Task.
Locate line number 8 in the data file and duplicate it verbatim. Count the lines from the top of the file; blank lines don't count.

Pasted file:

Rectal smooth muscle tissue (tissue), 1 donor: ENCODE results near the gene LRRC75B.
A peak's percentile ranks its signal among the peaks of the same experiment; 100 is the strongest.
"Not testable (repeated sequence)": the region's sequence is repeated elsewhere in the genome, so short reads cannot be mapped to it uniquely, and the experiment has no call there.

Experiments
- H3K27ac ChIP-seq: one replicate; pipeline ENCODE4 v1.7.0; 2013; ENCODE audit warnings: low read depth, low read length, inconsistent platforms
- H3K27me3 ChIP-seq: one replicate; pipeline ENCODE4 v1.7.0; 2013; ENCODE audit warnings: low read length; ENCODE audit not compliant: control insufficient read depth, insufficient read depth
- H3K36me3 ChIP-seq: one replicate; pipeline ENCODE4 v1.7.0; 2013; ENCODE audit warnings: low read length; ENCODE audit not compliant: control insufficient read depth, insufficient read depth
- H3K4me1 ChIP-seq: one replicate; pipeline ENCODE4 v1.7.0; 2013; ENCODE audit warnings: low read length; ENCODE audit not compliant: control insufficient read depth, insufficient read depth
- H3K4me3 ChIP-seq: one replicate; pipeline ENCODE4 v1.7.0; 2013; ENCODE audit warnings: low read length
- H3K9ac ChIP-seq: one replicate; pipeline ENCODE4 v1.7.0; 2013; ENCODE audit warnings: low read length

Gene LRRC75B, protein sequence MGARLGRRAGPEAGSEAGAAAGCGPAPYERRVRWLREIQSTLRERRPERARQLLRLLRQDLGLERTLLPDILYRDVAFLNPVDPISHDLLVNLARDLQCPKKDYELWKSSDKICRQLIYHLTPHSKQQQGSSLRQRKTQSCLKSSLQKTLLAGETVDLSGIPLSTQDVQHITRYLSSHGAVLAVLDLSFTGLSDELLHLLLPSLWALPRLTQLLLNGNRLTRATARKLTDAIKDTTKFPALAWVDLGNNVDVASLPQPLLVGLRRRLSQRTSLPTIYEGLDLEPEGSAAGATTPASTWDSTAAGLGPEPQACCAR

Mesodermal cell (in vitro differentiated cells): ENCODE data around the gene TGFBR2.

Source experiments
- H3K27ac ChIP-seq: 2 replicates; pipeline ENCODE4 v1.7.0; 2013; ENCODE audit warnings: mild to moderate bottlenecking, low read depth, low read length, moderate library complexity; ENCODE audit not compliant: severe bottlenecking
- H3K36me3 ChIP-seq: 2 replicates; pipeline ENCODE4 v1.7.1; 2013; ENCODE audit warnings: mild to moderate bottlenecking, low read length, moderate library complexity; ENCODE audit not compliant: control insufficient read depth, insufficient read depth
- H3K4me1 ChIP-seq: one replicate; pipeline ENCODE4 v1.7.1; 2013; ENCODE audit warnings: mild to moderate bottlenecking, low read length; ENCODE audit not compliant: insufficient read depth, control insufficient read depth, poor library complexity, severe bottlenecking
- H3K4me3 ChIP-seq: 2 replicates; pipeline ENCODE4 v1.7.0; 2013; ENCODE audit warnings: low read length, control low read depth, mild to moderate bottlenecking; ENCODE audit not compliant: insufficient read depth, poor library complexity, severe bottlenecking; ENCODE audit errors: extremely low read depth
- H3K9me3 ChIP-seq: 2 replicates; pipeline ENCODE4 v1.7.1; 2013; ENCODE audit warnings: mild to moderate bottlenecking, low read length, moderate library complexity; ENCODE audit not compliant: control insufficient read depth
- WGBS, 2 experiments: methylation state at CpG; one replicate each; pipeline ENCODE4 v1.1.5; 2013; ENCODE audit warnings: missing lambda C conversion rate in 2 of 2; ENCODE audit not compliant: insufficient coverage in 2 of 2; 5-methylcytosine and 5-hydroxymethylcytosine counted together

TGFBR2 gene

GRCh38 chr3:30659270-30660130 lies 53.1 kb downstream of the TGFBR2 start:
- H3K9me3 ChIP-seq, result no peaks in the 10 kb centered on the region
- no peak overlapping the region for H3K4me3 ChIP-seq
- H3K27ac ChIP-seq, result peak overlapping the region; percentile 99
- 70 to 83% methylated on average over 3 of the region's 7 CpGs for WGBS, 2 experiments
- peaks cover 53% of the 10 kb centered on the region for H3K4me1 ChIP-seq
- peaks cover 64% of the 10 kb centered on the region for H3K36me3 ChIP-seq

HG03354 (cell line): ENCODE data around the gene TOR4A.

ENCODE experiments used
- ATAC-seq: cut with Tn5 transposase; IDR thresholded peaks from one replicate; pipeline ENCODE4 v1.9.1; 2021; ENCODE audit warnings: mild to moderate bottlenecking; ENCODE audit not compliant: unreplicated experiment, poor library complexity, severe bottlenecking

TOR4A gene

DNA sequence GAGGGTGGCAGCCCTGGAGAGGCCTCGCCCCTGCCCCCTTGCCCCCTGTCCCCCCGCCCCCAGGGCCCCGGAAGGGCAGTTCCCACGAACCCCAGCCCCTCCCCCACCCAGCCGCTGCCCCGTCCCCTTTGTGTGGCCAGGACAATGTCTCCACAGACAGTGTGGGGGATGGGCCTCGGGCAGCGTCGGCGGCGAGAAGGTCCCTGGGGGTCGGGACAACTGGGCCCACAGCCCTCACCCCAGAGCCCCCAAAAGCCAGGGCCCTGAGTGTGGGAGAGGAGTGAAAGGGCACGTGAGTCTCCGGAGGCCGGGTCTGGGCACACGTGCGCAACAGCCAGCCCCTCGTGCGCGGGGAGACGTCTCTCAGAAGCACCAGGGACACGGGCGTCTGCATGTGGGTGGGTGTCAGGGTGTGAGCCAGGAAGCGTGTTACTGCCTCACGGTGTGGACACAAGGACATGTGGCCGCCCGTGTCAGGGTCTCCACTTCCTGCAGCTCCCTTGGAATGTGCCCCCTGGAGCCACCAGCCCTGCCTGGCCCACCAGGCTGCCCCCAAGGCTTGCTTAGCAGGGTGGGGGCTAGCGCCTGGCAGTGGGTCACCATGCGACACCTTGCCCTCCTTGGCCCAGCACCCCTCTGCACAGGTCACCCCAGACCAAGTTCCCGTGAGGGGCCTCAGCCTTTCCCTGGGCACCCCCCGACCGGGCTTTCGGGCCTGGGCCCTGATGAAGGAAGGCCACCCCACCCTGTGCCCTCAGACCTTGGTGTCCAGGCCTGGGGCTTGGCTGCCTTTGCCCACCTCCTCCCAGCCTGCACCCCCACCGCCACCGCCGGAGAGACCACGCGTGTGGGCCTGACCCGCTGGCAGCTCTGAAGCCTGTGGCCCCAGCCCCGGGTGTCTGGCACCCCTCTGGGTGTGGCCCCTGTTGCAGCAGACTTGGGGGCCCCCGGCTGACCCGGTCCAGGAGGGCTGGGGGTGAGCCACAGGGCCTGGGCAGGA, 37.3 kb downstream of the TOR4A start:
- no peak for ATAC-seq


- H3K4me1 ChIP-seq: one replicate; pipeline ENCODE4 v1.7.0; 2013; ENCODE audit warnings: low read length; ENCODE audit not compliant: control insufficient read depth, insufficient read depth